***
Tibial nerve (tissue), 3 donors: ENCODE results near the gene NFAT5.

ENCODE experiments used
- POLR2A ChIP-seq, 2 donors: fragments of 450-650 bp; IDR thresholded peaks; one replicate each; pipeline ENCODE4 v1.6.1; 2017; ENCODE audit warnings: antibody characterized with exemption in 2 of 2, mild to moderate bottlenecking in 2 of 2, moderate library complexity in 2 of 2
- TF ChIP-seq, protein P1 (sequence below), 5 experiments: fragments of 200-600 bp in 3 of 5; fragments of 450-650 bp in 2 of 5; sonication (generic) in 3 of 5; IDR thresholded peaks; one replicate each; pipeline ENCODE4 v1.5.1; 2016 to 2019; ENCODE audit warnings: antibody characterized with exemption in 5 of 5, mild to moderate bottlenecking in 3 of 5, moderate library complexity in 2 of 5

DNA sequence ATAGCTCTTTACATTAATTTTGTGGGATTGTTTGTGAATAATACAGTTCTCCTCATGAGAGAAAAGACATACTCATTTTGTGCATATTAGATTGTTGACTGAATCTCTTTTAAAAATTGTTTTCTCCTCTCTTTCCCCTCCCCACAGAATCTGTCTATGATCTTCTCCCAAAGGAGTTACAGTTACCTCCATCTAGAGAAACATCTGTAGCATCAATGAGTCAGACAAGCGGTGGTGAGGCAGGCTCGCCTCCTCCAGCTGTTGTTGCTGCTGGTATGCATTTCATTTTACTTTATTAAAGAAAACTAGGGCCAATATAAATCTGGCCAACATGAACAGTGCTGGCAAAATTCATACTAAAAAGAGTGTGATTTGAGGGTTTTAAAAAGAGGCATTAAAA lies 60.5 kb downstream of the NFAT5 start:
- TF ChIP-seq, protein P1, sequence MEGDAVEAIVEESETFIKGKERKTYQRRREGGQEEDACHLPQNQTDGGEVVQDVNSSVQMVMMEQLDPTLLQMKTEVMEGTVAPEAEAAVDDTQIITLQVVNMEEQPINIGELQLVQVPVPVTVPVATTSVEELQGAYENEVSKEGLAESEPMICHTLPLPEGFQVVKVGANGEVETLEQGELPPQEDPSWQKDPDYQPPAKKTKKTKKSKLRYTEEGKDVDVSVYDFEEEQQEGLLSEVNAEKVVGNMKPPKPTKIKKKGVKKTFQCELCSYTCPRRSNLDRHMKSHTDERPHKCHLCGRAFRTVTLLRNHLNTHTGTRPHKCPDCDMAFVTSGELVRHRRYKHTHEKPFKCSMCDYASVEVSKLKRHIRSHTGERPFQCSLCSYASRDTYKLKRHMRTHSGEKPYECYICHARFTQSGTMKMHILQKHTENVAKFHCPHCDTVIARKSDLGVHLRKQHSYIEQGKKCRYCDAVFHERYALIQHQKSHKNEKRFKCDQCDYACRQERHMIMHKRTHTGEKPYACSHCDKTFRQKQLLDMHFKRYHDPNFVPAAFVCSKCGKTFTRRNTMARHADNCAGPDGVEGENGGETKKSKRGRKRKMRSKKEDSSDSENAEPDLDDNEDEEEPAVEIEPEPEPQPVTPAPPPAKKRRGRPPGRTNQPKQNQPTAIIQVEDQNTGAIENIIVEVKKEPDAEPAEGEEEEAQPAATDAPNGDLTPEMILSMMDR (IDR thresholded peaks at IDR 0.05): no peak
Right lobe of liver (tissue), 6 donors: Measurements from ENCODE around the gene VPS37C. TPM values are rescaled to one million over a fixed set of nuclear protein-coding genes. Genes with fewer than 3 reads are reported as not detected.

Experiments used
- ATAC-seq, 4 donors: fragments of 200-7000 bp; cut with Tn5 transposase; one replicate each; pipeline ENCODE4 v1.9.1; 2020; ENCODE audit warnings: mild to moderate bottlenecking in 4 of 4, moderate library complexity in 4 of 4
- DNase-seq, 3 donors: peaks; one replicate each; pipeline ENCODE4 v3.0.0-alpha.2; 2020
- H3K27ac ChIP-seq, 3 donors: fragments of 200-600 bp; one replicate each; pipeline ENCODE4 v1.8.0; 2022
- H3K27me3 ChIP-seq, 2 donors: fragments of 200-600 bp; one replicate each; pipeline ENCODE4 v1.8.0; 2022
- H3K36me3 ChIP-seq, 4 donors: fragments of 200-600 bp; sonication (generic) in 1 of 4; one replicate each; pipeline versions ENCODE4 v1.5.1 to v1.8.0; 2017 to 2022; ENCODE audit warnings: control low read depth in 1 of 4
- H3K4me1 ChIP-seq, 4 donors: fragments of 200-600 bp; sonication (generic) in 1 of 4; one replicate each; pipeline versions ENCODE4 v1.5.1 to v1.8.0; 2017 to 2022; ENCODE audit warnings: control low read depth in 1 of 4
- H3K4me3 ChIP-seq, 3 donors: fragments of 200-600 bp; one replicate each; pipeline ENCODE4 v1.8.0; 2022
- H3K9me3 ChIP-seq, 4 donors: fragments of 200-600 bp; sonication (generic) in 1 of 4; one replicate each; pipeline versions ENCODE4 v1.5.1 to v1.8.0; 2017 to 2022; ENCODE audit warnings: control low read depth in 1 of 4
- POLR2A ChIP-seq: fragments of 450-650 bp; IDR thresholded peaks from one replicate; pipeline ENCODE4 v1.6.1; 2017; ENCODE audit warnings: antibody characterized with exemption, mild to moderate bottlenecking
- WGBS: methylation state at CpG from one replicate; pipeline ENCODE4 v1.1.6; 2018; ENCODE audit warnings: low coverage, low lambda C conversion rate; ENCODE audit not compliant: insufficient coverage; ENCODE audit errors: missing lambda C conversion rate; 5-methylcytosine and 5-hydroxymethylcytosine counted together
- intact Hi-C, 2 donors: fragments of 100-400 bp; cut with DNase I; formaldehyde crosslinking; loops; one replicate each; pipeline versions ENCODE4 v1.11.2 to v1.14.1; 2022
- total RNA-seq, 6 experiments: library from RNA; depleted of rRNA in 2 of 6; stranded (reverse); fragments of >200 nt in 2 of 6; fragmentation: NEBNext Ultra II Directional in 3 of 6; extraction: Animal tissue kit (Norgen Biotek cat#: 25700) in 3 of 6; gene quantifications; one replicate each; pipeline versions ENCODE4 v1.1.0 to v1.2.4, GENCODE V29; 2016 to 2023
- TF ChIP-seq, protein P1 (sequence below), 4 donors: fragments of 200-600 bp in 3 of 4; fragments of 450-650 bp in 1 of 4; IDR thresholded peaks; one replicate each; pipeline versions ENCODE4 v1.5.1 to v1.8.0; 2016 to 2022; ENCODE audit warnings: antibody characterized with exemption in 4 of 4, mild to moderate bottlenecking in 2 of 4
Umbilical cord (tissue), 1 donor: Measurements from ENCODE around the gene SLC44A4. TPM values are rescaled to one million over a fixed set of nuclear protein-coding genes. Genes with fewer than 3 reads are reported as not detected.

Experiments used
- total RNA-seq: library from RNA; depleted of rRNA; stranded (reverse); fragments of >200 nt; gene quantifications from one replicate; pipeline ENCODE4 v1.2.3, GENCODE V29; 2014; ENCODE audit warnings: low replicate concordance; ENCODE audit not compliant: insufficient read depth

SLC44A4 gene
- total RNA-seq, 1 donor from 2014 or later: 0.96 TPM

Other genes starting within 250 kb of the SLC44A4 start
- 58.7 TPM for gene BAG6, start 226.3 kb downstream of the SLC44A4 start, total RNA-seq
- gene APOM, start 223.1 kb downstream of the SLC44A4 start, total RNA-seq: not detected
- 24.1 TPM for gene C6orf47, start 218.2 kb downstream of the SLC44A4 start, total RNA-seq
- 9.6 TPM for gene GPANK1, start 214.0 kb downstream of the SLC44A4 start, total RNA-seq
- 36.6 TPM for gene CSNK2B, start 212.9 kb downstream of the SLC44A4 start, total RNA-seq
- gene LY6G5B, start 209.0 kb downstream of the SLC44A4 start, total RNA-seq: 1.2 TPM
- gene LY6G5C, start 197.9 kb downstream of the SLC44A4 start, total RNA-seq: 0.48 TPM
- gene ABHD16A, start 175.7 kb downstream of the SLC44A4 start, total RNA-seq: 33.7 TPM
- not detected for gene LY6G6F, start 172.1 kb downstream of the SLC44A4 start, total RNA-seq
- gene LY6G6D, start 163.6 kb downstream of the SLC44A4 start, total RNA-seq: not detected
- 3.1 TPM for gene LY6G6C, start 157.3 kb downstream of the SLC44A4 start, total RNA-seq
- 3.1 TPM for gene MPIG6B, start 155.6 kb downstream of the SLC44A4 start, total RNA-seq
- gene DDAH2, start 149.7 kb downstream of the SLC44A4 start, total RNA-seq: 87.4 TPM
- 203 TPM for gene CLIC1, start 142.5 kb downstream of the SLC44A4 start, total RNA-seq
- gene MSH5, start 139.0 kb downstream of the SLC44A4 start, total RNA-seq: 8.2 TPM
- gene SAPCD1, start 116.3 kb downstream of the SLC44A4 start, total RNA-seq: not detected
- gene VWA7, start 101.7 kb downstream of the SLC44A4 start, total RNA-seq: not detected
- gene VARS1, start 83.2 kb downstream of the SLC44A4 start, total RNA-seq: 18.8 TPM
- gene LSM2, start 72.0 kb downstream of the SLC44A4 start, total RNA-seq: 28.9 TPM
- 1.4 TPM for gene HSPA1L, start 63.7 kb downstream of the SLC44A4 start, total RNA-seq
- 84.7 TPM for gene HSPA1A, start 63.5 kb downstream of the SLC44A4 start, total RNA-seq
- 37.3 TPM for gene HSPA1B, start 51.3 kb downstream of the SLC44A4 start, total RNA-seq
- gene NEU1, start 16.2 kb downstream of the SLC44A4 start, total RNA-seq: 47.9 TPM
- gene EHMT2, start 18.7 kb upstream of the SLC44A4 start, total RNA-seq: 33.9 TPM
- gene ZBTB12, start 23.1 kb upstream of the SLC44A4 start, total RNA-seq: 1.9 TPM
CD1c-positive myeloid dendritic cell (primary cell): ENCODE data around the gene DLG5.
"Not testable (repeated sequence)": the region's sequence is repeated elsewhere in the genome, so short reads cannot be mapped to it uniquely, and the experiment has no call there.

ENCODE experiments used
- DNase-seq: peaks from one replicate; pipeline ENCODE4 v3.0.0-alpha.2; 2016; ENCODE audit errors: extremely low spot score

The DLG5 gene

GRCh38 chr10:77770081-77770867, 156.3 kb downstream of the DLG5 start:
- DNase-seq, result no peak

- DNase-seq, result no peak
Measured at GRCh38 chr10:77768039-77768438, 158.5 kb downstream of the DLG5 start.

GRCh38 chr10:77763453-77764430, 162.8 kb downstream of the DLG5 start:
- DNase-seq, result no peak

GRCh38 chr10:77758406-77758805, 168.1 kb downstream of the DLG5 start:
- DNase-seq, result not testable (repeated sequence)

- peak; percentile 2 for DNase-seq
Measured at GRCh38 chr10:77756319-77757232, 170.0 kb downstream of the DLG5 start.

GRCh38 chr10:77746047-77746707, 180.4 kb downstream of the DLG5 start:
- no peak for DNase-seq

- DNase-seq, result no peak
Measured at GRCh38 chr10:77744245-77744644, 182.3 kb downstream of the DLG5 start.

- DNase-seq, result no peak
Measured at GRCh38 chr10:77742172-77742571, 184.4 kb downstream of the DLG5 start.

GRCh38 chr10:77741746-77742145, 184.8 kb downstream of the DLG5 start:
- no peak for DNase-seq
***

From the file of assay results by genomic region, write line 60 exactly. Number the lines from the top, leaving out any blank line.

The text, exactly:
- DNase-seq, result no peak